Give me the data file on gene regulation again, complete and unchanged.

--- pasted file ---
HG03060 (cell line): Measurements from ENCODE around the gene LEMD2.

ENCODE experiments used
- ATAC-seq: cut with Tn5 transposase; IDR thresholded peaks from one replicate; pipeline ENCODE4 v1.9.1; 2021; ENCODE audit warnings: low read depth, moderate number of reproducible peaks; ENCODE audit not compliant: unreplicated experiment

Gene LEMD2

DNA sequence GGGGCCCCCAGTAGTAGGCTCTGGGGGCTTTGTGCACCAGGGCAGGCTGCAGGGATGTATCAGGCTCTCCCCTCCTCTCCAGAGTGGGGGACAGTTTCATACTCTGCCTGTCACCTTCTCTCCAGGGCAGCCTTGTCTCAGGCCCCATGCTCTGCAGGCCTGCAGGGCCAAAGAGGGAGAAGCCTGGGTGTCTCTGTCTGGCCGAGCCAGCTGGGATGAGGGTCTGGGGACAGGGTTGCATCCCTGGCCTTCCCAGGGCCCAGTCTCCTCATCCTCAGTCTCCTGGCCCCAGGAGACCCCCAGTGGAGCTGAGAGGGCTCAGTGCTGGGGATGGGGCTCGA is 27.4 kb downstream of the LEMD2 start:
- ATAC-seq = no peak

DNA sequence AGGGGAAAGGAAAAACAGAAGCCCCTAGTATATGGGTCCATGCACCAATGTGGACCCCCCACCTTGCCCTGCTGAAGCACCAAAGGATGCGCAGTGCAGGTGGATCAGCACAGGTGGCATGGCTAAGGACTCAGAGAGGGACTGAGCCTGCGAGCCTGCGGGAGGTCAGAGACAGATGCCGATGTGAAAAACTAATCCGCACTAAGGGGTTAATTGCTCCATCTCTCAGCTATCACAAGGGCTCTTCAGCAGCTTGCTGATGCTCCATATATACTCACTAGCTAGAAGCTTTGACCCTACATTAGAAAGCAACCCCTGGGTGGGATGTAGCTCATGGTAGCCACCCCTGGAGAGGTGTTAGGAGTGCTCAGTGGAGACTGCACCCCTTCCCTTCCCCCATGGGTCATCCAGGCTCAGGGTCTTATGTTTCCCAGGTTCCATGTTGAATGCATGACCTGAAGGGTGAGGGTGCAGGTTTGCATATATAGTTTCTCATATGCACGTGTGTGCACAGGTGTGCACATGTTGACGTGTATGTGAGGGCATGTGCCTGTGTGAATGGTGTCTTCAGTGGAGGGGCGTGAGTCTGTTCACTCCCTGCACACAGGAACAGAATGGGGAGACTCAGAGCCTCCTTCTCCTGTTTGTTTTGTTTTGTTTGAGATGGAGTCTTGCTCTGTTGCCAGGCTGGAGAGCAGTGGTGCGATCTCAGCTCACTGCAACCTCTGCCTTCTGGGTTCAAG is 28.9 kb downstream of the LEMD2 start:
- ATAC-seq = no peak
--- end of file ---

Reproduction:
HG03060 (cell line): Measurements from ENCODE around the gene LEMD2.

ENCODE experiments used
- ATAC-seq: cut with Tn5 transposase; IDR thresholded peaks from one replicate; pipeline ENCODE4 v1.9.1; 2021; ENCODE audit warnings: low read depth, moderate number of reproducible peaks; ENCODE audit not compliant: unreplicated experiment

Gene LEMD2

DNA sequence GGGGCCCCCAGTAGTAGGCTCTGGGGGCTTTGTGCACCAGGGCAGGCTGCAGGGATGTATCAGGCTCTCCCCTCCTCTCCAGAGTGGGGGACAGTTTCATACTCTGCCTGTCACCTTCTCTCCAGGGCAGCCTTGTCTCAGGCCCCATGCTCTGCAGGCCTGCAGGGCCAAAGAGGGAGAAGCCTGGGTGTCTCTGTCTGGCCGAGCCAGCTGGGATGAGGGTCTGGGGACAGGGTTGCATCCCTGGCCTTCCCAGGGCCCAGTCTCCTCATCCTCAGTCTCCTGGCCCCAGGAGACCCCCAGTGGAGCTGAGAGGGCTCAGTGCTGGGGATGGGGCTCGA is 27.4 kb downstream of the LEMD2 start:
- ATAC-seq = no peak

DNA sequence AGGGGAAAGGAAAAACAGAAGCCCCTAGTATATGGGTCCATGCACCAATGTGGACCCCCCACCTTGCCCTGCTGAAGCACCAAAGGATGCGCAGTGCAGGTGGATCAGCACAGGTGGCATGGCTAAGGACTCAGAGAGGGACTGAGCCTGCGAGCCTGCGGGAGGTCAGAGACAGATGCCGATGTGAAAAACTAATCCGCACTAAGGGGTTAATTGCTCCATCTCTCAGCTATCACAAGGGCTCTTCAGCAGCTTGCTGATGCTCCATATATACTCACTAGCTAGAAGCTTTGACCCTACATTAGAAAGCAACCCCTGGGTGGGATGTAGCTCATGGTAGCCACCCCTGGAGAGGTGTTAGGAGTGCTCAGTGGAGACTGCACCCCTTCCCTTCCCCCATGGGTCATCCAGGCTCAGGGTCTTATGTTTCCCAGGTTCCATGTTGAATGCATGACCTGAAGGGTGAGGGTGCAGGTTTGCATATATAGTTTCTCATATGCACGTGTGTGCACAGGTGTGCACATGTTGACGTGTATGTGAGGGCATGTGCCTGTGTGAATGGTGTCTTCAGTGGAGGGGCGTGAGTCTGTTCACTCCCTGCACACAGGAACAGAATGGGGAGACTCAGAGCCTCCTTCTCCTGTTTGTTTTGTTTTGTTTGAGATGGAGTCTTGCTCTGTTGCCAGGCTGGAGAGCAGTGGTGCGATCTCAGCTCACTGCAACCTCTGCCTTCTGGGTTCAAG is 28.9 kb downstream of the LEMD2 start:
- ATAC-seq = no peak